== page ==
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Year : 2016  |  Volume : 82  |  Issue : 1  |  Page : 109-111

Solitary asymptomatic nodule on the leg


1 Department of Dermatology, San Cecilio University Hospital, Granada, Spain
2 Department of Pathology, San Cecilio University Hospital, Granada, Spain

Date of Web Publication31-Dec-2015

Correspondence Address:
Ana Almodovar-Real
Department of Dermatology, San Cecilio University Hospital, Avenida Doctor Olóriz 16, 18012 Granada
Spain
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Source of Support: None, Conflict of Interest: None


DOI: 10.4103/0378-6323.168940

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How to cite this article:
Almodovar-Real A, Aneiros-Fernandez J, Diaz-Martinez MA, Naranjo-Sintes R. Solitary asymptomatic nodule on the leg. Indian J Dermatol Venereol Leprol 2016;82:109-11

How to cite this URL:
Almodovar-Real A, Aneiros-Fernandez J, Diaz-Martinez MA, Naranjo-Sintes R. Solitary asymptomatic nodule on the leg. Indian J Dermatol Venereol Leprol [serial online] 2016 [cited 2019 Dec 7];82:109-11. Available from: http://www.ijdvl.com/text.asp?2016/82/1/109/168940


A 58-year-old man presented with an asymptomatic skin nodule on the left leg for several months. Physical examination showed a well-defined, erythematous nodule (2 cm × 1.5 cm) with a lobulated surface [Figure 1]. Differential diagnoses of squamous cell carcinoma, basal cell carcinoma and cutaneous lymphoma were considered. An excisional biopsy was performed. Histopathology showed pseudoepitheliomatous hyperplasia [Figure 2]. There was a dense, irregular, lymphoid infiltrate with admixture of neutrophils, eosinophils and large, atypical Reed-Sternberg-like cells in the dermis [Figure 3]. Immunohistochemical analysis revealed strong positivity for CD30 [Figure 4]a. Tumor cells were also positive for the cytotoxic marker T-cell intracellular antigen-1 [Figure 4]b, CD3, CD7 and CD4 [Figure 4]c. On the other hand, AE1-AE3, CD8, CD56, CD20, ALK-1, CD5, CD15 and CD25 were all negative. Routine investigations and positron emission tomography-computed tomography study were normal. There was no recurrence after 1 year of follow-up.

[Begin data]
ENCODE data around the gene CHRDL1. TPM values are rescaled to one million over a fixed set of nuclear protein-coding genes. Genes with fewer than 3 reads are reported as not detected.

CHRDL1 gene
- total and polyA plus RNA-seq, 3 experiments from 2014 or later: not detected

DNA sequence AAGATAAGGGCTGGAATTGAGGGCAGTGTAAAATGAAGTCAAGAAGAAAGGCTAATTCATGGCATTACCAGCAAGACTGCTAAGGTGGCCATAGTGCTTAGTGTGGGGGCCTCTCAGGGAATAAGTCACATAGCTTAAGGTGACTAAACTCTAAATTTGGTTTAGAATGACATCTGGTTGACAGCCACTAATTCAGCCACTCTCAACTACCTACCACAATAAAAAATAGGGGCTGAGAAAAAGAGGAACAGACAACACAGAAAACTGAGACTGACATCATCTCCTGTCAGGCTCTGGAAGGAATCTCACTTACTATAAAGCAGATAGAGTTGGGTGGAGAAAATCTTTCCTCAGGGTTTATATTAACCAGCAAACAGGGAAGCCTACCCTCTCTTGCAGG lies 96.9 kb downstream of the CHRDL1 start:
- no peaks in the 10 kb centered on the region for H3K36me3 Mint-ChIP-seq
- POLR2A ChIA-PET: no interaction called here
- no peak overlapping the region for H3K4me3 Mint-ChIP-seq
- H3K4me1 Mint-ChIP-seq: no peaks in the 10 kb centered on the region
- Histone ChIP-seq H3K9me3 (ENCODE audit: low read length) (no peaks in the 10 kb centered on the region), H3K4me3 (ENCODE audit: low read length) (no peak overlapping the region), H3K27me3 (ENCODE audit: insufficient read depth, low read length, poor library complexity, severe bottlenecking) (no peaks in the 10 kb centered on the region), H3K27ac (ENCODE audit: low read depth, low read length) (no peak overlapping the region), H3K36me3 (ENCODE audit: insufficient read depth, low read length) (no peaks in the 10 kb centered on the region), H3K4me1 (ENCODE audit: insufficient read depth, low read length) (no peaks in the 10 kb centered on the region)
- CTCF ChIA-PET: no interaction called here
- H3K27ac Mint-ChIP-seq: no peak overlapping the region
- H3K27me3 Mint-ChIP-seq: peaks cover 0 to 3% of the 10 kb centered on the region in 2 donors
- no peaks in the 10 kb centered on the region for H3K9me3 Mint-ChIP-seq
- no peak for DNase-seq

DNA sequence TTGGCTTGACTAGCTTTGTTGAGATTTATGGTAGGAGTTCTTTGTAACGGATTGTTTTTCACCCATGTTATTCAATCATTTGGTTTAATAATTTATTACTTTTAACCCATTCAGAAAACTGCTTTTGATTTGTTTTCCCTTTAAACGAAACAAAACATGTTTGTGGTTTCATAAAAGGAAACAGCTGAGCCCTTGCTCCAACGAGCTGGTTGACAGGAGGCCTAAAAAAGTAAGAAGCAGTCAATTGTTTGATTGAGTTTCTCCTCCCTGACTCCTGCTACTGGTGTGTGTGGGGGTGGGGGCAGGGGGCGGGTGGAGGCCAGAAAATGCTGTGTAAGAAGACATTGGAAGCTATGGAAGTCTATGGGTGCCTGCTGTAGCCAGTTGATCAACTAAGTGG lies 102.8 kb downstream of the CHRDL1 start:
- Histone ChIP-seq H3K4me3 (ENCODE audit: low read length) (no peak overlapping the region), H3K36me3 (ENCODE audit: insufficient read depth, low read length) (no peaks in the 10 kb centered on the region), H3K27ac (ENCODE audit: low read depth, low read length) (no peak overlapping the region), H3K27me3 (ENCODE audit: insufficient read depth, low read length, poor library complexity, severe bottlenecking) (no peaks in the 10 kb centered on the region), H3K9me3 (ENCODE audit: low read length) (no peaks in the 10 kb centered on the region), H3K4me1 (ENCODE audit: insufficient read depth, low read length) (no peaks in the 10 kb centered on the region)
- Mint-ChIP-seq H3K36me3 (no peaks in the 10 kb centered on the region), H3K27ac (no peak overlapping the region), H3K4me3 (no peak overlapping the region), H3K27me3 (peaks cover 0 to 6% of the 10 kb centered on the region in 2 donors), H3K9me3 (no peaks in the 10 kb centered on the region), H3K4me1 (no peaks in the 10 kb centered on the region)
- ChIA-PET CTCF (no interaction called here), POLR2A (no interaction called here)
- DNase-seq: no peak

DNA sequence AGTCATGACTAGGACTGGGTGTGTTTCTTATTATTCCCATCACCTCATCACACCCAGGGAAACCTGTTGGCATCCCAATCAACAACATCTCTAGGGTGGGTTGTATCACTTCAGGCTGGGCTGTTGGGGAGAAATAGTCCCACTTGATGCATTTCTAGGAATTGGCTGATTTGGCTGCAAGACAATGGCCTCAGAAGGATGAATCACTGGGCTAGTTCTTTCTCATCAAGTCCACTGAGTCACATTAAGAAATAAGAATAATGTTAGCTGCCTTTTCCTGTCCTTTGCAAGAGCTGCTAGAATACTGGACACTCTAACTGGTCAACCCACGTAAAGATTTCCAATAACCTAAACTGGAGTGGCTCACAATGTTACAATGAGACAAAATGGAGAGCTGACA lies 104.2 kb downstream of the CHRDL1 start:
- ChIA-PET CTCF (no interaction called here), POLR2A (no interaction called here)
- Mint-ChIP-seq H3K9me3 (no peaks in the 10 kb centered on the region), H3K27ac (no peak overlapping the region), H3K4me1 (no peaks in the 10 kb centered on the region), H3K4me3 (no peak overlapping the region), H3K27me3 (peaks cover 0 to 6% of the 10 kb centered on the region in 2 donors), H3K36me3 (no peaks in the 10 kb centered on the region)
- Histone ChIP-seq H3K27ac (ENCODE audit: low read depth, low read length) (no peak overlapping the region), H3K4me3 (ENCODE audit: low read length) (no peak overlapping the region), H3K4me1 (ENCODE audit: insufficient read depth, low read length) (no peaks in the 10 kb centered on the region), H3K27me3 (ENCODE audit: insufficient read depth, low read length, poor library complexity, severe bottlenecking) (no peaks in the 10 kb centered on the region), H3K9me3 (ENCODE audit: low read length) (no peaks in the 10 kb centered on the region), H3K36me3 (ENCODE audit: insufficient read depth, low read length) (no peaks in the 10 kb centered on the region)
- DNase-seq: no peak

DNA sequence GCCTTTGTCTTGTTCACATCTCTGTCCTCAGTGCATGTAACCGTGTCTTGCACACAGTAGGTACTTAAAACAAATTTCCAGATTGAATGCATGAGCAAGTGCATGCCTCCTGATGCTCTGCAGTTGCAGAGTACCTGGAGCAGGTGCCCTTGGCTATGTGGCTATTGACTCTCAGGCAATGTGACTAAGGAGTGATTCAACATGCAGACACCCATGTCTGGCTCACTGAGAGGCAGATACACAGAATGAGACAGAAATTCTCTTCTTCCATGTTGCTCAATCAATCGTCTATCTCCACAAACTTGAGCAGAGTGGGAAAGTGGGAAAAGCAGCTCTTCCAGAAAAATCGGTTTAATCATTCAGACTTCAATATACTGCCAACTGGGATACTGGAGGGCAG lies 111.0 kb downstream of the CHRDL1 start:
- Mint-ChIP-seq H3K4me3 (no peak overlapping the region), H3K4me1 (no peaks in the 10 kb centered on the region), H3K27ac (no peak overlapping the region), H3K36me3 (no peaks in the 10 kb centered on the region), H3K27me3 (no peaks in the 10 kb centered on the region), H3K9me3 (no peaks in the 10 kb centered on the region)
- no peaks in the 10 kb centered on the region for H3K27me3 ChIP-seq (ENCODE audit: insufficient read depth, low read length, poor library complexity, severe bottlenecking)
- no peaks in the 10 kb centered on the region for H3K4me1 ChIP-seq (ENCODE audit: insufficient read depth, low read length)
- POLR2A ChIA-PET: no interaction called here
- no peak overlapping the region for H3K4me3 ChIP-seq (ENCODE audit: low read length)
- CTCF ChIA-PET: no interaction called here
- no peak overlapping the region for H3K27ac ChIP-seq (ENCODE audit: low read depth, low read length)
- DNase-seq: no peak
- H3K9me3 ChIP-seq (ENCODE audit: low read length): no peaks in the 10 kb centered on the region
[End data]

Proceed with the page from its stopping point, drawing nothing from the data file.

Figure 1: Asymptomatic nodule on leg

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Figure 2: Pseudoepitheliomatous epidermal hyperplasia (H and E, ×10)

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Figure 3: Dense infiltrates of atypical lymphocytes in dermis; large and atypical Reed–Sternberg-like cells (H and E, ×200)

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Figures 4: Neoplastic cells positive for (a) CD30 (×100), (b) cytotoxic marker T-cell intracellular antigen-1 (×100) and (c) CD4 (×100)

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  References Top

1.
Szpor J, Dyduch G, Galazka K, Bahyrycz J, Stój A, Tomaszewska R. Primary cutaneous CD30+lymphoproliferative disorder – A 10-year follow-up. A case report and differential diagnosis. Pol J Pathol 2009;60:43-8.  Back to cited text no. 1
    
2.
Ralfkiaer E, Willemze R, Paulli M, Kadin ME. Primary cutaneous CD30-positive T-cell lymphoproliferative disorders. In: Swerdlow SH, Campo E, Harris NL, Jaffe ES, Pileri SA, Stein H, et al., editors. WHO Classification of Tumours of Haematopoietic and Lymphoid Tissues, 4th ed. Lyon: IARC; 2008. p. 300-1.  Back to cited text no. 2
    
3.
Quintanilla-Martinez L, Jansen PM, Kinney MC, Swerdlow SH, Willemze R. Non-mycosis fungoides cutaneous T-cell lymphomas: Report of the 2011 Society for Hematopathology/European Association for Haematopathology workshop. Am J Clin Pathol 2013;139:491-514.  Back to cited text no. 3
    
4.
Querfeld C, Kuzel TM, Guitart J, Rosen ST. Primary cutaneous CD30+ lymphoproliferative disorders: New insights into biology and therapy. Oncology (Williston Park) 2007;21:689-96.  Back to cited text no. 4
    
5.
Kadin ME. Primary cutaneous CD30-positive T-cell lymphoproliferative disorders. In: Jaffe ES, editor. Hematopathology: Expert Consult. 1st ed. Philadelphia, PA: Saunders/Elsevier; 2011. p. 604-16.  Back to cited text no. 5
    


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